One of the hardest battles I’ve fought since hearing of my loved one’s death by suicide has been against guilt.
Over and over should haves, could haves, and would haves whirl through my mind.
“I should have realized the dark place he was in.”
“I could have traveled to visit him and help him deal with the crisis in his life.”
“I would have prayed more diligently—if only I had known.”
“I should call him,” I had said a number of times since he had surgery. Instead of calling, I had repeatedly decided a different day would be a better day. Now I’d never be able to talk to him again on this earth.
I chastised myself for not giving more emotional and spiritual support, declaring myself guilty of not loving enough and not doing enough.
Guilt woke me in the night, and I longed to turn back time and do all the things that kept going through my mind believing if I had only done them my loved one would still be alive.
One day last week as I called out to God to help me overcome guilt, he reminded me that I had been telling others not to blame anyone for my loved one’s death—that he was responsible for the choice he made.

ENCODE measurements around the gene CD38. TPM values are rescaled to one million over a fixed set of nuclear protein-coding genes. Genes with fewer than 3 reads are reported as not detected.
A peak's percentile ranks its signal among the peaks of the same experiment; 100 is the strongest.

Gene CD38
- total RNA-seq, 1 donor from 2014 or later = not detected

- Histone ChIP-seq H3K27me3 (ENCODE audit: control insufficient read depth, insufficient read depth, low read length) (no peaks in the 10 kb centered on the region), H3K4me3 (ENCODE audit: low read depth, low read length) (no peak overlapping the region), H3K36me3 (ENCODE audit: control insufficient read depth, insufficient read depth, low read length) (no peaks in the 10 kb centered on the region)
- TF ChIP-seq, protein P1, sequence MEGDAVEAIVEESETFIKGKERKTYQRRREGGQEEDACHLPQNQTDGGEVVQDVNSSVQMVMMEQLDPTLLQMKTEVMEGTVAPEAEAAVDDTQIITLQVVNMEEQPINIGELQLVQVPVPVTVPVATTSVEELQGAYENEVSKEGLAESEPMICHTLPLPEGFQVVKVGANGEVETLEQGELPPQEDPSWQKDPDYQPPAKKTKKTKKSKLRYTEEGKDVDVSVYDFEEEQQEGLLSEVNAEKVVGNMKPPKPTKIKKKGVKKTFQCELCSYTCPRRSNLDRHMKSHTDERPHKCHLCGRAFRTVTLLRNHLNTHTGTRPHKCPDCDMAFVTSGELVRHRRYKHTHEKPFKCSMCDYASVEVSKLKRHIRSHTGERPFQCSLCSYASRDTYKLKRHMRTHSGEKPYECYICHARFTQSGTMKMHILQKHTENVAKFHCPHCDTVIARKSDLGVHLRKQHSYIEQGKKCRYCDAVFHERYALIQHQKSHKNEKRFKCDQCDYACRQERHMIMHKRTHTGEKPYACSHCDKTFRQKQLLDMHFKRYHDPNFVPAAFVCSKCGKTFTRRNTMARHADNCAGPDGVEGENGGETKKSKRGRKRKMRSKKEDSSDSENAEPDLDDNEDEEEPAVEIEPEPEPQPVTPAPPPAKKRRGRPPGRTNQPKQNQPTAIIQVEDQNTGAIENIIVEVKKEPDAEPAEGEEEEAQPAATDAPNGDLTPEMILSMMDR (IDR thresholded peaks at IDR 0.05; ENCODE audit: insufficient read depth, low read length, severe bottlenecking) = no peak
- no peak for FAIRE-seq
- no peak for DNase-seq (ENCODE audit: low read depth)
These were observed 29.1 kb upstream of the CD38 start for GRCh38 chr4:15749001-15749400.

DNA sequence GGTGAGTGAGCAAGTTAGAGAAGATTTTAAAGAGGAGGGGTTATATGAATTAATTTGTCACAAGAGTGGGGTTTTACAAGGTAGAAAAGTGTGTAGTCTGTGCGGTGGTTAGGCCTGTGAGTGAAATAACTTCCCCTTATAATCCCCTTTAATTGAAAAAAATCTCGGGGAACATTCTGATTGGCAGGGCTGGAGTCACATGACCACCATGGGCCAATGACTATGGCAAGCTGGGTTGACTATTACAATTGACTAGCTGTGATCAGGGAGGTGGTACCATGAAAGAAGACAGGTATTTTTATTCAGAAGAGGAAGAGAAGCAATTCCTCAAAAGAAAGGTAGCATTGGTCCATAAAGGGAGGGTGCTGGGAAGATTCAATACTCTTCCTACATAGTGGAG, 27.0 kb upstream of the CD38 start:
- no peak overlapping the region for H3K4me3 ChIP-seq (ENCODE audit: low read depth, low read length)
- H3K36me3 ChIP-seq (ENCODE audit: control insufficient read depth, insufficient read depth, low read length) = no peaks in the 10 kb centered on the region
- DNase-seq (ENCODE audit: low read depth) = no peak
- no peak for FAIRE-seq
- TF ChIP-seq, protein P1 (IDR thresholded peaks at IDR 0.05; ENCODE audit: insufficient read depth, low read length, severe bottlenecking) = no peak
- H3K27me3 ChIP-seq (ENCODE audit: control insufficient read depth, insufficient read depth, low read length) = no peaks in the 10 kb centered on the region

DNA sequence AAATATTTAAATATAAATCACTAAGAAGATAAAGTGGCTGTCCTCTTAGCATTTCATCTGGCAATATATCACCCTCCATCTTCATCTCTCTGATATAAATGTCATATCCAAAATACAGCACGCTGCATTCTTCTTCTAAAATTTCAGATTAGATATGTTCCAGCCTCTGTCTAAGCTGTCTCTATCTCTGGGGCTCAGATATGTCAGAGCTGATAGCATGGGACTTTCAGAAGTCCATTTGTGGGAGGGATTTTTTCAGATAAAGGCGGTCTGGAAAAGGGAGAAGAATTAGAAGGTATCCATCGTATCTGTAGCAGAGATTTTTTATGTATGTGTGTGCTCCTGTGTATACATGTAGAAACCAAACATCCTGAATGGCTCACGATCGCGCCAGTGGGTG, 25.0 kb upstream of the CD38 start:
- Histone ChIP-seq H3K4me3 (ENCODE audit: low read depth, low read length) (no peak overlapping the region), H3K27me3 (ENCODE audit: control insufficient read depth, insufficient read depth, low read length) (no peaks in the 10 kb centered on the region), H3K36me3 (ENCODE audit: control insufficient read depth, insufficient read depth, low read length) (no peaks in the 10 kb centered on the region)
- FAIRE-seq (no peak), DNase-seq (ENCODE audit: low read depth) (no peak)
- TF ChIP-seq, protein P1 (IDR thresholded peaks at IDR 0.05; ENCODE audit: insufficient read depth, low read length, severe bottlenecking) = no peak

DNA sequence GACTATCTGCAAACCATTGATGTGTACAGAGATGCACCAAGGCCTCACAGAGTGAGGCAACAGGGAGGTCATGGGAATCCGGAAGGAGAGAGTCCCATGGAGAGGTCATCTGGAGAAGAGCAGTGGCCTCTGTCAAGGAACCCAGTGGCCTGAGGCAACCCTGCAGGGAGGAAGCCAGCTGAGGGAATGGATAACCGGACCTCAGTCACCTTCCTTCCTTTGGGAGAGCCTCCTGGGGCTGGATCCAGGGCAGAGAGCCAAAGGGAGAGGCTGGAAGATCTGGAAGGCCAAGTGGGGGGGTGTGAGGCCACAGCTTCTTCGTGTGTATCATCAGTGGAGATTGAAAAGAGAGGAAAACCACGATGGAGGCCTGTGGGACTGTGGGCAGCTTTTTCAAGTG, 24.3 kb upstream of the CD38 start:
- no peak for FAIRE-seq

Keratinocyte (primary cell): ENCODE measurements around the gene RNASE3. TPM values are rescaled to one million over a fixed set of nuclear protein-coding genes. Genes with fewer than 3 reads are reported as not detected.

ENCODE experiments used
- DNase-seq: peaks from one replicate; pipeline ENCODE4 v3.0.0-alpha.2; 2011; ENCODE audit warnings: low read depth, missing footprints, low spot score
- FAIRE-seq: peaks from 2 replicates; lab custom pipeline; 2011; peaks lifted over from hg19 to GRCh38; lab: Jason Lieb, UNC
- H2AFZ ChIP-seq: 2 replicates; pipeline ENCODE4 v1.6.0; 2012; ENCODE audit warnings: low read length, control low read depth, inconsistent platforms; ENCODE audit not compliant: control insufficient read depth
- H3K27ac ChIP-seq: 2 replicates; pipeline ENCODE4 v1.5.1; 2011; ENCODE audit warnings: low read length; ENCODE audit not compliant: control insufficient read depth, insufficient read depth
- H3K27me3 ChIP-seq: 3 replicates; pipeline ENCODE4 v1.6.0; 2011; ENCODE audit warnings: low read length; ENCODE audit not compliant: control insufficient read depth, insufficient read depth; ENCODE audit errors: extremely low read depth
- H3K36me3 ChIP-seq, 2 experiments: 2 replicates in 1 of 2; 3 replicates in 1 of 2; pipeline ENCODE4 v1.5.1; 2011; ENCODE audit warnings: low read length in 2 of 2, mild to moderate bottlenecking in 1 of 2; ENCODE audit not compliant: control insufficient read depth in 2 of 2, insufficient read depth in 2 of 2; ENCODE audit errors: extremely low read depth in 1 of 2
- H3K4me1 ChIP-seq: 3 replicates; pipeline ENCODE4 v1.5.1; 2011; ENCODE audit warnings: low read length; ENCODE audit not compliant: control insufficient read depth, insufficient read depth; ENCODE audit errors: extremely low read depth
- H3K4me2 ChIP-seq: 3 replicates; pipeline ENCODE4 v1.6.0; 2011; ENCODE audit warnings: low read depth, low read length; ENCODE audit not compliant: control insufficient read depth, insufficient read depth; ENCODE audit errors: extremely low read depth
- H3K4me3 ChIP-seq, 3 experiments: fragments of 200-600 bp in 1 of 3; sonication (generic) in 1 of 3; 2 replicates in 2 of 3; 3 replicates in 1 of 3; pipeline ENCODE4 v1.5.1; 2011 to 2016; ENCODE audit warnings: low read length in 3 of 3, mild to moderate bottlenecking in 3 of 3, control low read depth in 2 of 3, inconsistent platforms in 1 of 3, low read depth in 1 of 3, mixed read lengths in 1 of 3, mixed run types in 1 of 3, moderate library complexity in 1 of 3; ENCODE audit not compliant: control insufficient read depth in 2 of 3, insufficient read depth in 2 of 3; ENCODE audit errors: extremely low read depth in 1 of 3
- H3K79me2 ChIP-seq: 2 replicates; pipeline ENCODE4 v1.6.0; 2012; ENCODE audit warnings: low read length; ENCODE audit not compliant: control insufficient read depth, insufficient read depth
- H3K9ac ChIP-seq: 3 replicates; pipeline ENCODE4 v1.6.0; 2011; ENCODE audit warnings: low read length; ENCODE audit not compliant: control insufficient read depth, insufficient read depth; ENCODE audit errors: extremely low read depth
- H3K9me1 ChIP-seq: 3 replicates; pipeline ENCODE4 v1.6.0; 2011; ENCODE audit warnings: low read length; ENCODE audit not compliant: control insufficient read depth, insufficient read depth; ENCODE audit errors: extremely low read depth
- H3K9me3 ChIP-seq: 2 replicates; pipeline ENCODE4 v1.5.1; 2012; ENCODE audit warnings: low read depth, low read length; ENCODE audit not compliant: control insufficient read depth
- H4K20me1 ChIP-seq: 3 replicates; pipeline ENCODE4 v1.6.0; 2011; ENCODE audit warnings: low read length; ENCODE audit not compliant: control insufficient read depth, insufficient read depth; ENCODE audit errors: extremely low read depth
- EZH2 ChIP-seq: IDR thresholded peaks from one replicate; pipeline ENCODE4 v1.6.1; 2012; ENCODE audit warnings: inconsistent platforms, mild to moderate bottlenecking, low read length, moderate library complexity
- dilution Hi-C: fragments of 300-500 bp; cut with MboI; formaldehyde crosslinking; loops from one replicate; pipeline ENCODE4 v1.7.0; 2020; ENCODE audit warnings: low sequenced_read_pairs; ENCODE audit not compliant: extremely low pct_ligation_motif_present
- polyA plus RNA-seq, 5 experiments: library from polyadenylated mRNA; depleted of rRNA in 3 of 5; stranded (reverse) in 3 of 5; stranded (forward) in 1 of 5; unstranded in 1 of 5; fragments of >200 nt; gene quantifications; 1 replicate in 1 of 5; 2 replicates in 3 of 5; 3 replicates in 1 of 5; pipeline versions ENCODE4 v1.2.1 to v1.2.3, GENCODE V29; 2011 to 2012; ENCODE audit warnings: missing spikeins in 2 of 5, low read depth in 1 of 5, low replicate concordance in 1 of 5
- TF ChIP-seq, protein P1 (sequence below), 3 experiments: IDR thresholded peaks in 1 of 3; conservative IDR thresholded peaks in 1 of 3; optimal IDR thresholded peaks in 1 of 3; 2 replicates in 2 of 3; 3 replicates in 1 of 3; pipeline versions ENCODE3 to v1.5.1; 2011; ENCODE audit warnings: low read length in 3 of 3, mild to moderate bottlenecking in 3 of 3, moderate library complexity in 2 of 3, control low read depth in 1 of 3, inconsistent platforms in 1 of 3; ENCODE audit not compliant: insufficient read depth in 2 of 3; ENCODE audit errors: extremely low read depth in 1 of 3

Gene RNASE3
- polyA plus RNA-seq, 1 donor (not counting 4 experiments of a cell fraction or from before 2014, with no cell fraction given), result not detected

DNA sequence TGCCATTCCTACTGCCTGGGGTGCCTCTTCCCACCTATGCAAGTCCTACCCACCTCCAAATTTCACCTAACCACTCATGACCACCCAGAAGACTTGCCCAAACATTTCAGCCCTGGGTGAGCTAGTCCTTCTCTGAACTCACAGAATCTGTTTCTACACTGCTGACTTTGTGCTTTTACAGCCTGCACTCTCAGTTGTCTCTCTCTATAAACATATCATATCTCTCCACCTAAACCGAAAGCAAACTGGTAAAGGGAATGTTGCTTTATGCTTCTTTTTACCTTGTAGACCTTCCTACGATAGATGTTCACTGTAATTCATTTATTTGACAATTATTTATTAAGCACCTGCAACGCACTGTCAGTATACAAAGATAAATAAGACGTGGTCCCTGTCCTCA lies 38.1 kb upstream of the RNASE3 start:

God showed me that my guilt was about blaming as well. I was blaming myself deciding that somehow “it was my fault” because I had not done everything possible to try to save his life.
A saying a counselor said to me years ago came to mind, “Blame and shame is the devil’s game.”
God wanted me to stop beating myself up. He encouraged me to confess any ways I wasn’t as loving as I could have been and then receive His cleansing and forgiveness. (See 1 John 1:9)
Then God spoke this to my heart,
“Love… keeps no record of wrongs.” 1 Corinthians 13:5 NIV
He reminded me, “I am love. I keep no record of your wrongs. If you love yourself the way I love you, you will stop keeping a record of your wrongs.”
Then God whispered, “Let me quiet you with my love.”
Zephaniah 3:17 came to mind:
“The LORD your God is with you, he is mighty to save. He will take great delight in you, he will quiet you with his love, he will rejoice over you with singing.” NIV
Now I see that this latest battle with guilt is about looking back and mourning over what I could have done, which only adds to my grief.
God wants me to look ahead and ask Him what must now be done. The looking back wraps me in regret. The looking forward and determining to obey God brings peace and an assurance that He loves me and is with me every moment on this journey through grief.
Will you receive God’s peace and assurance as you deal with grief and loss in your life?